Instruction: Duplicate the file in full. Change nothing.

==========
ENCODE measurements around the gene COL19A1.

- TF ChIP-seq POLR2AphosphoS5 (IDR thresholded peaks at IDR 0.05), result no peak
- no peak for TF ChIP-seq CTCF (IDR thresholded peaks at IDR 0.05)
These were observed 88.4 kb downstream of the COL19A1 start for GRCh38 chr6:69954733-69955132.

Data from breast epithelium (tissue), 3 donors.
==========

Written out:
ENCODE measurements around the gene COL19A1.

- TF ChIP-seq POLR2AphosphoS5 (IDR thresholded peaks at IDR 0.05), result no peak
- no peak for TF ChIP-seq CTCF (IDR thresholded peaks at IDR 0.05)
These were observed 88.4 kb downstream of the COL19A1 start for GRCh38 chr6:69954733-69955132.

Data from breast epithelium (tissue), 3 donors.